« السابقةمتابعة »
such a temple for his worship, and there made the Gospel instrumental to your everlasting good.
Now, I say, behold the change; you who were once leprous souls are become rich in faith, and heirs of the kingdom : you are satisfied with marrow and fatness; and your mouth praises him with joyful lips : you who were afar off are brought nigh by the blood of Jesus Christ : and though the day may be distant, yet cleansed, exalted, justified, and glorified, you shall one day arise to the place where he is, and see him, and be like him, and be with him, and shall change your lamentations for hallelujahs, your pilgrim's staff for the palmbranch of victory, and all your distresses for everlasting pleasures. O “ this day is a day of good tidings." “ Bless the Lord, o our souls, and all that is within us bless his holy name."
But, my brethren, there is another point connected with the day in which we live—that Jesus Christ has opened channels for the publication of these good tidings to others. This day may be emphatically called, indeed, “ a day of good tidings." Will you indulge me, my dear hearers, by reflecting a moment on the contrast of this day and the days that have preceded us; and let us see whether this day be not “ a day of good tidings." Formerly the Scriptures were not completed ; now the canon of inspiration is closed. Formerly the Scriptures were not translated; now we have the Bible, not only closed as it respects the canon, but we have it translated in our own and numbers of other Janguages. Formerly the saints looked forward for a Saviour to come; we behold him arrived: for an atonement to be inade; we behold it finished : for a righteousness to be wrought out; we behold it brought in. Formerly, my brethren, what impediments had the primitive disciples, in the publication of the Gospel, in the governments under which they lived; our government, blessed be God, if it does not patronise, does not oppose; and under the sanction of this government, we can carry our Gospel every where. Formerly, wherever it was preached, the exertions of our brethren were always impeded by desolation and war; but now we are at peace; there is no port shut against us; missionaries may be sent to every place.
At this time God seems to be going forth, and shaking the very nations, stirring up the minds of men to an earnest desire for happiness; a certain something they feel they want, a general buz and cry over the whole world for a certain something; and although individuals may not know exactly what they want, yet there is a certain anxiety for the way that leads them to glory, happiness, and eternal life, which the Gospel so amply supplies. Now they are throwing off the shackles under which they are groaning, and are crying for Christ and the Gospel. Twenty years ago, the public press was the vehicle of slander against the saints, and against the Bible, and against Christ ; but now newspapers, with very few exceptions, are constrained to be the public and avowed advocates of the kingdom of Christ. The Missionary Society-I mean the London Missionary Society—the Bible Society, and the Tract Society, and others, which were begun with handful of praying men in Mr. Hardcastle's counting-house, and rose in the world by little and little, like the cloud that the prophet saw, now rise majestically, like the sun, and are scattering light, salvation, joy, and peace, over the whole world. Again, the petty jealousies and distinctions amongst Christians, which so hindered and impeded the work of conversion, are wonderfully softened down, so that they now seein to vie with each other who can do the most good, and who can most extend the Gospel of our Lord Jesus Christ. ' In our own land, light is spreading in every direction. The pulpits of the Established Church, which mnany years ago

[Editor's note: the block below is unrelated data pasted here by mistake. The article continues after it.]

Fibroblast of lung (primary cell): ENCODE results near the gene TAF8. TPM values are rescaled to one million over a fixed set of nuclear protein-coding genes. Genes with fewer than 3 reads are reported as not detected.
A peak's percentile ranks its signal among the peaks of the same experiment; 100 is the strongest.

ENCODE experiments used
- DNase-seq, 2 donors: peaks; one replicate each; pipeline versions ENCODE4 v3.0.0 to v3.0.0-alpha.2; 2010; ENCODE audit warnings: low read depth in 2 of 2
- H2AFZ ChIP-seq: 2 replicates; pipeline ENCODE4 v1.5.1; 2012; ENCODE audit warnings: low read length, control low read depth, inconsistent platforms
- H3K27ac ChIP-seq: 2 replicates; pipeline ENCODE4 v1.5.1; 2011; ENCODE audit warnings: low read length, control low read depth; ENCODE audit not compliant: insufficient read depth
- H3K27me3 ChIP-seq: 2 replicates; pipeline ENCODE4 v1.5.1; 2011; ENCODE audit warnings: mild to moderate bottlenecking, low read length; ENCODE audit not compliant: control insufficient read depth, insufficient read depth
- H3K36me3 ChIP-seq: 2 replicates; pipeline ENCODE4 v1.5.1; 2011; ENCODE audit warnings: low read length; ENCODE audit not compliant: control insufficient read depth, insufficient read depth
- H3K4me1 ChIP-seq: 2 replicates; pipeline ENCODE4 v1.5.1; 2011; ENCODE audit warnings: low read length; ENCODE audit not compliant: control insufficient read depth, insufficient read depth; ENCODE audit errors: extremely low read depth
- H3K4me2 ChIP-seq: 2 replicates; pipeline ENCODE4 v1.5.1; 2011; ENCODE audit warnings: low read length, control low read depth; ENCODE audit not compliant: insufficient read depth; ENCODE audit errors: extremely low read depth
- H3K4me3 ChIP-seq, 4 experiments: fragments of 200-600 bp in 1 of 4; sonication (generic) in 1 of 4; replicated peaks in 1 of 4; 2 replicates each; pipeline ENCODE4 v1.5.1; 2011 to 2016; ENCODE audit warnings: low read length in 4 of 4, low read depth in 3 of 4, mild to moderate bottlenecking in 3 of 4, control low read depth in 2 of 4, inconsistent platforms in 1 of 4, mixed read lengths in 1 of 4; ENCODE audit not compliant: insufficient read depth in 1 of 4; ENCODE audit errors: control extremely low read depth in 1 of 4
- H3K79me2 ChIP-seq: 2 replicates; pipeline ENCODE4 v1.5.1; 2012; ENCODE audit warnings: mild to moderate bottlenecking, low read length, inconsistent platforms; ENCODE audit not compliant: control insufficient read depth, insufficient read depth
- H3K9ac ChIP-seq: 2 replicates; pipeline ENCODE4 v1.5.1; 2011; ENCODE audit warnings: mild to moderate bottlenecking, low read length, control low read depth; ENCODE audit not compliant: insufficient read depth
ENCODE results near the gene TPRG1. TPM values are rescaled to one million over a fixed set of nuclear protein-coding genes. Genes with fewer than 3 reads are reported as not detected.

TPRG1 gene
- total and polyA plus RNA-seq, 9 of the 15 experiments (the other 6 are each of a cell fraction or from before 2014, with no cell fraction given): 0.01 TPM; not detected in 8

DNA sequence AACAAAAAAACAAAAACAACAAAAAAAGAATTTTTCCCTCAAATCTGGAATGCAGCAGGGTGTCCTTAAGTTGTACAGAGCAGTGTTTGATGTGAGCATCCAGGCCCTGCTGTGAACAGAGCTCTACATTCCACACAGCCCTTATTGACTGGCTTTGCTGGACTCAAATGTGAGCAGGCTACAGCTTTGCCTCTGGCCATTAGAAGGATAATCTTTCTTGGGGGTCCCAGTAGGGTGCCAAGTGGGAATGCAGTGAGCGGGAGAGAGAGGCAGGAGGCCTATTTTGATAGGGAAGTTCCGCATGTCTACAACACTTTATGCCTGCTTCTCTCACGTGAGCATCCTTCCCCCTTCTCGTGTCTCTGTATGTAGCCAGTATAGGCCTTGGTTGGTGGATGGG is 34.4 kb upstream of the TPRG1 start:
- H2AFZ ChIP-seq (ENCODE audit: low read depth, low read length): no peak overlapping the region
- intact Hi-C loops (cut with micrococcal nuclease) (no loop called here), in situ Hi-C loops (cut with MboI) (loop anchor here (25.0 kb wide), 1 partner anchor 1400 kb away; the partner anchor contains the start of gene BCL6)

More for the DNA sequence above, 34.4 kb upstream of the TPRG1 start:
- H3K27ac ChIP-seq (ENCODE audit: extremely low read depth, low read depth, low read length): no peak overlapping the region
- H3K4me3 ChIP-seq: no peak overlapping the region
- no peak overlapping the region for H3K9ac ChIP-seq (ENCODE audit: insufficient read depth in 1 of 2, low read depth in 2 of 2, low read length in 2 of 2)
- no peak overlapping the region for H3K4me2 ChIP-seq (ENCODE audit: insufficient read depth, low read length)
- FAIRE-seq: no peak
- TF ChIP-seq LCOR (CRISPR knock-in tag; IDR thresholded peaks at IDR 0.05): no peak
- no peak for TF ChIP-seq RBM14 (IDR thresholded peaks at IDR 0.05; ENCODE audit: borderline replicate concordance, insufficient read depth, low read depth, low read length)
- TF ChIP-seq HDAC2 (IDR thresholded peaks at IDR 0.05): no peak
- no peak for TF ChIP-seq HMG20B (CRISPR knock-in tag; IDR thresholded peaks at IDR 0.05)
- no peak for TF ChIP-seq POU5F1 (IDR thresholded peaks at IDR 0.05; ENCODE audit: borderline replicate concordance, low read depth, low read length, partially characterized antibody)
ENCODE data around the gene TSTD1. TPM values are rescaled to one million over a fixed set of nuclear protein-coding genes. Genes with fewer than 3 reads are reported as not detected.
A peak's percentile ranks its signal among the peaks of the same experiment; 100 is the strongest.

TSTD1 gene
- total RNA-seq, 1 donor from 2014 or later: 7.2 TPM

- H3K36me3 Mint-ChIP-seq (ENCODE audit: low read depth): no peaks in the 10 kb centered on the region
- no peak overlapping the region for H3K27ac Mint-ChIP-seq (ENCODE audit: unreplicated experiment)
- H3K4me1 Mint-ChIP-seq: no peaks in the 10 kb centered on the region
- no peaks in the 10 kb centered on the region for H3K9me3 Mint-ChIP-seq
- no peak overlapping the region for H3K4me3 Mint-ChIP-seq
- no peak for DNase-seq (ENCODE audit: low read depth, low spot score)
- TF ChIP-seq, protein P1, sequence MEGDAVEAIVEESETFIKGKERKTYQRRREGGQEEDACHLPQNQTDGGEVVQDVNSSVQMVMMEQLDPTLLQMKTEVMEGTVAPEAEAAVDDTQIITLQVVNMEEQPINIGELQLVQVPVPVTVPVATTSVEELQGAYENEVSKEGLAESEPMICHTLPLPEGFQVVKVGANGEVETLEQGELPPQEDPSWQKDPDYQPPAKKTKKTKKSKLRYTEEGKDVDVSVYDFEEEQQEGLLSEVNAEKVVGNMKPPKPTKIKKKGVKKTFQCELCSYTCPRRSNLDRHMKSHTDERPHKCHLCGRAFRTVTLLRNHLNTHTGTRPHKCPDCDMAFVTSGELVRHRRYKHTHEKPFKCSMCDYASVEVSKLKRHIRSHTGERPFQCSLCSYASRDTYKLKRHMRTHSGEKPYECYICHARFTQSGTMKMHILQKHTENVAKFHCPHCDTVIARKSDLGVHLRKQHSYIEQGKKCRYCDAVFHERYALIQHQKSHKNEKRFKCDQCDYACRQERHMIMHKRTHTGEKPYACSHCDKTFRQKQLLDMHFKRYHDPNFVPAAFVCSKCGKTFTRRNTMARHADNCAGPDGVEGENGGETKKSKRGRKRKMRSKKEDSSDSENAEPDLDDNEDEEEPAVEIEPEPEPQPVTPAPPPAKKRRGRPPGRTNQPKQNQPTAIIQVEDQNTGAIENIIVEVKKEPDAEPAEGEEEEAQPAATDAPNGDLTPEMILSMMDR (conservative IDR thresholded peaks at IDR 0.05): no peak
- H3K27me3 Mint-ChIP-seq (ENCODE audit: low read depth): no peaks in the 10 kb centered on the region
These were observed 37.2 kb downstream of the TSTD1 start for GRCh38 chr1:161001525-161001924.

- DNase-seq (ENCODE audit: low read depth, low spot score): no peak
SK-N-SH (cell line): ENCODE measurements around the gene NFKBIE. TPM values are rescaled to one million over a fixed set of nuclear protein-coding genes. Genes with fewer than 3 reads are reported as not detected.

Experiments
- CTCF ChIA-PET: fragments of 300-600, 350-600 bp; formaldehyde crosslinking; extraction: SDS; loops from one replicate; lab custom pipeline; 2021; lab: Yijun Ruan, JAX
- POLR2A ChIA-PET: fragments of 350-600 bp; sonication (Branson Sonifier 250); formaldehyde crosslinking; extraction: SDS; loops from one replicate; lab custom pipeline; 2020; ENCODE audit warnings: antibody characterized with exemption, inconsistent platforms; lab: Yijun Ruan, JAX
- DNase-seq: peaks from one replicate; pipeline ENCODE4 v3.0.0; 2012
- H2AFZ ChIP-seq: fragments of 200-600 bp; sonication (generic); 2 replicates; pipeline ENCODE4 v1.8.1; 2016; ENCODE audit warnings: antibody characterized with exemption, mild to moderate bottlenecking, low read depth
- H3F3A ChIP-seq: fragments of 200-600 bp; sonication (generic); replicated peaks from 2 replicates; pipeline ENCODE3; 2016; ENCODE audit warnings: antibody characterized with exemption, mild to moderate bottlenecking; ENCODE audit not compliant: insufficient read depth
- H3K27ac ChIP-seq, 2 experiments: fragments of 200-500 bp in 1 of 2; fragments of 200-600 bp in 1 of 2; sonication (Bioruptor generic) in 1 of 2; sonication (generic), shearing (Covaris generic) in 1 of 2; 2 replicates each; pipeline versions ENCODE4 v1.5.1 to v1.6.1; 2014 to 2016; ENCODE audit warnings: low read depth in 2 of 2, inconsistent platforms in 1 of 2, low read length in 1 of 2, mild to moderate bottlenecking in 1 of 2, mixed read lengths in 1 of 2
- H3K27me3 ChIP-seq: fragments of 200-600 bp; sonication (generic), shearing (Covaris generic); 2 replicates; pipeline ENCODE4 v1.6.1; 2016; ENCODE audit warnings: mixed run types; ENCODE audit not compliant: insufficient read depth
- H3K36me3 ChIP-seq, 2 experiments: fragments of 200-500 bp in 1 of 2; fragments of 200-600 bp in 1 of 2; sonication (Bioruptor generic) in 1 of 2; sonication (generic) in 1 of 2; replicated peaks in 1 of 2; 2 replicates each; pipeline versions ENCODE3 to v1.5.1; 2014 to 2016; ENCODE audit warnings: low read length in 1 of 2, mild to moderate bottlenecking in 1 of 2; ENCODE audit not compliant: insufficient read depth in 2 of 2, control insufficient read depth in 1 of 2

rere not so filled as they now are, now we see are filling in every direction with wise, holy, zealous, devoted, and powerful men. The population of our country, which was formerly sunk in the grossness of ignorance and darkness, are now—with some exceptions which we shall afterwards show-are now placed in those situations by which they can attain to the knowledge of the truth, in hundreds of public places, from the servants of Christ. God is putting it into the hearts of wealthy men to erect places of worship. One in your own city has built perhaps as many as eleven or twelve; another has built one at Bristol: one is built at Weston-super-mare: and churches, too, without parliamentary grants, are erected by the munificence of individuals in various parts of the world, and the glorious Gospel of the blessed God is preached in these places. Notwithstanding the difficulties connected with all these things, we see that God is making this “ a day of good tidings,” by opening channels, and granting facilities for the publication of his truth, which unquestionably never existed before. The days of the Countess of Huntingdon are in some respects revived again. She, from her own hearty desire, and love for the spread of the Gospel of Jesus, would now sell her jewels for the sake of building a chapel; and now strip her house at Ashby-de-la-Zouch of its furniture, in order that another house of God might be erected in another part, and the salvation of the Gospel of God made known to the sons of men.